IF you use the gentle leader do not use the methods others suggested of stopping and turning quickly as you don't want to injure the dogs neck.

    Use the gentle leader as a training aid until you get the dogs taught how to behave on a leash. The go to a standard collar.

    .... and I'd highly suggest training one dog at a time. They won't be distracted by each and you'll be able to focus on the individuals behaviors. Once you get the trained, it shouldn't be an issue.
  8. Our dog is one of the 25%. He did ok with the gentle leader at first, but now he pulls like crazy with it--we can actually pull my wife along, and almost dislocated her shoulder once doing it!

    I was thinking about the prong collars, but I heard that they could be dangerous and end up crushing the dogs windpipe--is that true and what are the odds?
  9. Droanx


    Apr 2, 2006
    Prong collar on a beagle? No way...

    I have a beagle. They are extremely hard to train. I don't know the correct terms...we have a collar that is nylon with the chain choker. I am only suggesting the choker because our dog used to try to pull out of a regular collar. She got loose and we spent 30 minutes chasing her around the neighborhood...

    Beagles are hounds. They hunt. They are pulling on the leash because they are smelling something...Our dog hunts squirrels...seriously she will follow a scent then run up to a bush...out pops a squirrel and she chases it up the nearest tree. Lizards too...

    After about 4 months of being consistant on the leash she learned and walks ahead or behind or next to us. Whenever she feels a small pull she comes sprinting to catch up.

    Every now and then she smells something really enticing and will refuse to leave. Thats when I have to to call her name and tug a little harder.

    Anyways good luck the beagle they really are sweet but they do what they want.

    Ever try ice as a treat? We have hardwood floors and she will chase ice around the house for hours.
  10. Steve #1

    Steve #1

    Feb 6, 2006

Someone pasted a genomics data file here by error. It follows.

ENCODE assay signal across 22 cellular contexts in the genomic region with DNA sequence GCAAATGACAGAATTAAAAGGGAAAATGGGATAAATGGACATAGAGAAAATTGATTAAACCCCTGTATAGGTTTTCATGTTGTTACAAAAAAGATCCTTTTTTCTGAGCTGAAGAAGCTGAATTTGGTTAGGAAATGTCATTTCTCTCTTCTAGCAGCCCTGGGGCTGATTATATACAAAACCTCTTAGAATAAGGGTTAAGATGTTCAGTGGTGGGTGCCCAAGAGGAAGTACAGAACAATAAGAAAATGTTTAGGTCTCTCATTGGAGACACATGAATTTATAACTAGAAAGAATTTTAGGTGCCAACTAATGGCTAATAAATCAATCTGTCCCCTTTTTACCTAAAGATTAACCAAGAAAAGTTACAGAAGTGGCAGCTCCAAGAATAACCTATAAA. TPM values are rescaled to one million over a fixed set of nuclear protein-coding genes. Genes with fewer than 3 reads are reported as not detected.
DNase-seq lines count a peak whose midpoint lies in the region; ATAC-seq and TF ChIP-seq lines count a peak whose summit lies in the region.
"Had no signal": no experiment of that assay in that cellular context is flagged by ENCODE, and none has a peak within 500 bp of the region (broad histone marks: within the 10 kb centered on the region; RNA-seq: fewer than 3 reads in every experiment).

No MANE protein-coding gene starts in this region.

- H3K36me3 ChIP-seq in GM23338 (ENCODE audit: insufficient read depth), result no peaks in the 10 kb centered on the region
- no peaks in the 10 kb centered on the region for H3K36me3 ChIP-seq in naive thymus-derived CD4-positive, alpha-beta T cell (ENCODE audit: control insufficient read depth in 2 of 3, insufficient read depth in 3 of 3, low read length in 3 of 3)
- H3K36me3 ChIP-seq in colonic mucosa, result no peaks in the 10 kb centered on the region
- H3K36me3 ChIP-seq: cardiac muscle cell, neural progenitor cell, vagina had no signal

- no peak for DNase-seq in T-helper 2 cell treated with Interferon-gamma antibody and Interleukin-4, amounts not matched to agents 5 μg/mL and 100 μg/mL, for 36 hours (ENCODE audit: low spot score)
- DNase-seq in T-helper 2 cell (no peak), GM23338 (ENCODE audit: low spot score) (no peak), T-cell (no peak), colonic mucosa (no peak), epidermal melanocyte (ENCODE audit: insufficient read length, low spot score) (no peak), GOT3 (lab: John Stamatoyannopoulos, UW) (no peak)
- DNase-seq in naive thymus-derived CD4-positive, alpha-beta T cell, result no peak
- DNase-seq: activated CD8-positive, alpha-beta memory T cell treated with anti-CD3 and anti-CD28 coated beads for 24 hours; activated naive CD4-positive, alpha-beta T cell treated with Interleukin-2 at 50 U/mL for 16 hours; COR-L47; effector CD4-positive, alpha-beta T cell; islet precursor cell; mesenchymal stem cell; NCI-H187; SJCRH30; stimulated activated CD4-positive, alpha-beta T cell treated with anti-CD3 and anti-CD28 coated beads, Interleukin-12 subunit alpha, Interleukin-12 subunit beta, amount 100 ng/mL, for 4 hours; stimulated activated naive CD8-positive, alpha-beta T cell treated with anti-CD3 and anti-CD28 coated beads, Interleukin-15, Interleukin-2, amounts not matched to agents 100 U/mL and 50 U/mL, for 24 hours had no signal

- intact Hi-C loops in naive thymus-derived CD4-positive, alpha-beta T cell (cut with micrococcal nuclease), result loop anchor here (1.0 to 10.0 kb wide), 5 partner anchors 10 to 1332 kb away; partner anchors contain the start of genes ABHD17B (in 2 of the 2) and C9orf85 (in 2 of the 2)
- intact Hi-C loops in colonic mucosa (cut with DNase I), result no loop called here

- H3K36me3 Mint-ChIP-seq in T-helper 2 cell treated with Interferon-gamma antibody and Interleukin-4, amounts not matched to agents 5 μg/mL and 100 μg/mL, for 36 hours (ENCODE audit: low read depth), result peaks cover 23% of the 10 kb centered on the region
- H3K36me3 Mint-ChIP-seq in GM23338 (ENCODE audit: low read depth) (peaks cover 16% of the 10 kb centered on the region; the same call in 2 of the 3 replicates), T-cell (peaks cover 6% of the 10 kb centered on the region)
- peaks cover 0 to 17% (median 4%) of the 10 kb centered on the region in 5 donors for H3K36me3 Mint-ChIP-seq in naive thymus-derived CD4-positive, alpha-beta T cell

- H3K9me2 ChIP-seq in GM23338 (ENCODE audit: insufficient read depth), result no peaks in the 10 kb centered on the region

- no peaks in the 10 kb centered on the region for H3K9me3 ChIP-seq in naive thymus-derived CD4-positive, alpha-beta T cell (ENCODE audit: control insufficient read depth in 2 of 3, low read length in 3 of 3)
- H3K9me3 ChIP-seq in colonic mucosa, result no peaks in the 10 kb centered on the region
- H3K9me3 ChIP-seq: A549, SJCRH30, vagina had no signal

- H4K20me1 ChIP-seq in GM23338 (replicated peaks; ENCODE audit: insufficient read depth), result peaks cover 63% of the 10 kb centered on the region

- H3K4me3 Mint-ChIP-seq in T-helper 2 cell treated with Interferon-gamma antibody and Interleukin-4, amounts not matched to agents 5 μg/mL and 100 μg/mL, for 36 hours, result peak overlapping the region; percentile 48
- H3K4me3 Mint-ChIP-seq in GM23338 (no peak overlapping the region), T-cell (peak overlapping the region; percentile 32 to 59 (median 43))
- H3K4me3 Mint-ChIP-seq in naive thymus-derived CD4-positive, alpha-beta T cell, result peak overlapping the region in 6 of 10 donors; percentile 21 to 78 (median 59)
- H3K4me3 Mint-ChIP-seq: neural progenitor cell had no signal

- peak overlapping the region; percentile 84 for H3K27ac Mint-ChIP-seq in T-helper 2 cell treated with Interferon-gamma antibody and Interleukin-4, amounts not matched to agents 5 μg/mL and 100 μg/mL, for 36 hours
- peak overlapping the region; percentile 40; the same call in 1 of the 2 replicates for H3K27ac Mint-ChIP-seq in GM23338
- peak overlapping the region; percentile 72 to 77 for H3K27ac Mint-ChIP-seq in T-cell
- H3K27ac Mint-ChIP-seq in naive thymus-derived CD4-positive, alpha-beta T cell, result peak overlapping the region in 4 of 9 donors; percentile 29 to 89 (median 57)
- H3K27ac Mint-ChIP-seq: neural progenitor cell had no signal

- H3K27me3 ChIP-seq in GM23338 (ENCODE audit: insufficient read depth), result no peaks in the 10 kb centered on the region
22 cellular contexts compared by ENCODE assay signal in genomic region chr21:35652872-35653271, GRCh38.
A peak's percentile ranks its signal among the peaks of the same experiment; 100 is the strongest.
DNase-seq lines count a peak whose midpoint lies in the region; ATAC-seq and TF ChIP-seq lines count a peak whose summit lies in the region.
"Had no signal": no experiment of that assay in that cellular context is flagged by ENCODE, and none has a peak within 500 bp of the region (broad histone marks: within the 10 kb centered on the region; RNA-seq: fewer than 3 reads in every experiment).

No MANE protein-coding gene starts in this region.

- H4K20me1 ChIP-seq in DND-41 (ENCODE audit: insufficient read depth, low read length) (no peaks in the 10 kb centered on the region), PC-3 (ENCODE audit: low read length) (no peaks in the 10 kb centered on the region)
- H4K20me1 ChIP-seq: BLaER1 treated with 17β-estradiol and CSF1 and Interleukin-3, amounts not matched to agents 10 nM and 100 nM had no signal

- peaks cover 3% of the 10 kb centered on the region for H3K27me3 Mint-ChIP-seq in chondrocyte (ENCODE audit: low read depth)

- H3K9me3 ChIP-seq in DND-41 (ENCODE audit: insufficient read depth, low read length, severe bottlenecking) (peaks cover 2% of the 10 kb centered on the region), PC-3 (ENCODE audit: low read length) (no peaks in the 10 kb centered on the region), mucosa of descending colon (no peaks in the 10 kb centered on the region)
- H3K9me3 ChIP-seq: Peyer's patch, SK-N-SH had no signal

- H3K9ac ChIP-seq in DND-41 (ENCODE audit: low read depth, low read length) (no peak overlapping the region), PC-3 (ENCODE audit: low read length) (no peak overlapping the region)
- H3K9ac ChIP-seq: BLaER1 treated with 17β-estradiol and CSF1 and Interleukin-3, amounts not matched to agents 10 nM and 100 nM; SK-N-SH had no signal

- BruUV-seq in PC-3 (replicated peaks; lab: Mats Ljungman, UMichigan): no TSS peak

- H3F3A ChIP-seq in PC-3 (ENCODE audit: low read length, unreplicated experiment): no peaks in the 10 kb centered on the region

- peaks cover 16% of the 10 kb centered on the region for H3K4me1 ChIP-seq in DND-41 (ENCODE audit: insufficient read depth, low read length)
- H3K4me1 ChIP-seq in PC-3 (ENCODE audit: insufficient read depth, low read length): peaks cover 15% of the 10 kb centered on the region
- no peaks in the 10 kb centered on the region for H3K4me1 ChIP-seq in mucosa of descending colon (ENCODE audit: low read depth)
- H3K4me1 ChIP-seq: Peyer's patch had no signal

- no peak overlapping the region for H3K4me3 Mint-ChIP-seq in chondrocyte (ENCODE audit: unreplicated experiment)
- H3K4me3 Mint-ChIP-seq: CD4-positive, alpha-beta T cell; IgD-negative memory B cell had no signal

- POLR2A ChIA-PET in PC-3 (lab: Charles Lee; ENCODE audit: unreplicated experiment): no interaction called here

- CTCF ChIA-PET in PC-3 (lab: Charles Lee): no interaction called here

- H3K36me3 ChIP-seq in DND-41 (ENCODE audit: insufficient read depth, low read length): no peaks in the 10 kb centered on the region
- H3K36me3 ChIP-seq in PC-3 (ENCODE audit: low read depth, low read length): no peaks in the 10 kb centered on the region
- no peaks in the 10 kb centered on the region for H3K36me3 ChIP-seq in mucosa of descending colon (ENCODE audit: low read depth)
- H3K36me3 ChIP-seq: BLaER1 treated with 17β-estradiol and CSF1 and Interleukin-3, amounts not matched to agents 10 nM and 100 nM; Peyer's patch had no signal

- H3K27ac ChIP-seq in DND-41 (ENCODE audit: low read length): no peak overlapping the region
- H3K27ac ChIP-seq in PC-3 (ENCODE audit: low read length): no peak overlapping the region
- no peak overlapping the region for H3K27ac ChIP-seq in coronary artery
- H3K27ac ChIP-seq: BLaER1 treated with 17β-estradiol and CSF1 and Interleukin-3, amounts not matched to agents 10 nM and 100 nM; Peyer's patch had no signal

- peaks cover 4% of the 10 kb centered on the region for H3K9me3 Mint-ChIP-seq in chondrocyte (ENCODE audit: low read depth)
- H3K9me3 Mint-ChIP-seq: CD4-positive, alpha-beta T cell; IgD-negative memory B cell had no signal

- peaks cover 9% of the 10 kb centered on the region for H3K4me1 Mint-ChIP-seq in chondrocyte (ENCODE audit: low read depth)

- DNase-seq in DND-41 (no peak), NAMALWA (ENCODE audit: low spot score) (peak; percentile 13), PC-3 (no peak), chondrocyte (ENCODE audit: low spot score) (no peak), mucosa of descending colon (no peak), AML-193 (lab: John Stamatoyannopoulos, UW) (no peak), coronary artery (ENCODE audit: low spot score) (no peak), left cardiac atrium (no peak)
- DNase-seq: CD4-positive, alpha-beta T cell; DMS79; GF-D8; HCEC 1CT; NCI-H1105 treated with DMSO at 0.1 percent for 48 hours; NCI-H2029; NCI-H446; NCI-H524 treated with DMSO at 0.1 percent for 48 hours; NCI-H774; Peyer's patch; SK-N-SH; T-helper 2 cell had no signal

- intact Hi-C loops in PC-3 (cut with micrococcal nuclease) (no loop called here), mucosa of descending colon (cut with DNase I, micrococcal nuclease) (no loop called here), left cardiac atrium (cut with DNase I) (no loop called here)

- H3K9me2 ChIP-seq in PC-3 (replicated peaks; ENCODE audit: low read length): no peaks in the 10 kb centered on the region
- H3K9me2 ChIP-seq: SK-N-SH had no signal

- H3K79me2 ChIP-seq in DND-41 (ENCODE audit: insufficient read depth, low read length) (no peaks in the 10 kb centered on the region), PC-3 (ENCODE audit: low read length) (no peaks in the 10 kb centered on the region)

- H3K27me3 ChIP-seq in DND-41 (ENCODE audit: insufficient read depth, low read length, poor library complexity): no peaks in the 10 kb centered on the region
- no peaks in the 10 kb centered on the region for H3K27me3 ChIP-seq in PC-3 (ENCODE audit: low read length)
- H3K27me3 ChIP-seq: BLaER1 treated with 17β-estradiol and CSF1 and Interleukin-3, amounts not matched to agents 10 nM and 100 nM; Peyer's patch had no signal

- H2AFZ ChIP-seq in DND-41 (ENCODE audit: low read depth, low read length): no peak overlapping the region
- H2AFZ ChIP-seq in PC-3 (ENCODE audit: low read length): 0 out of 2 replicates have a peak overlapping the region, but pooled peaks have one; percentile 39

It's called a Martingale.... unfortunately for me, they don't work well on dogs with big heads because you have to adjust it once you get it on.
  11. Walter45Auto


    May 26, 2004
    Dallas, TX
    I'v had the same problem wih my German Shepherd. I've got to where he's not so bad now. I used the prong collar and when he pulls, I stop, lean back, let him back up to take the slack out of the leash, and when he does, we continue walking again. I have an article that explains it in more detail. I'll finad ans post it.


    :reindeer: :50cal:
  12. fastvfr

    fastvfr Ancient Tech

    Mar 28, 2001
    SW Oregon
    Teach them to heel NOW.

    Then, when he starts pulling (TRAIN ONE DOG AT A TIME), you simply stop walking--and the pup has no choice but to return to your left heel and plop his butt down to complete the maneuver.

    Well, okay...there ARE other options open (this IS a Beagle we are talking about!) but if you make sure he won't like their outcomes, they'll be quickly forgotten.

    BTW, I agree with the prong collar theory. If nothing else, it gives you one less thing YOU have to correct him on, as he'll do it himself. They are not cruel when used properly--cruelty is when a dog chokes himself on a flat collar and the owner does nothing to prevent it.

    Be sure you get a good one. I use Leerburg models exclusively...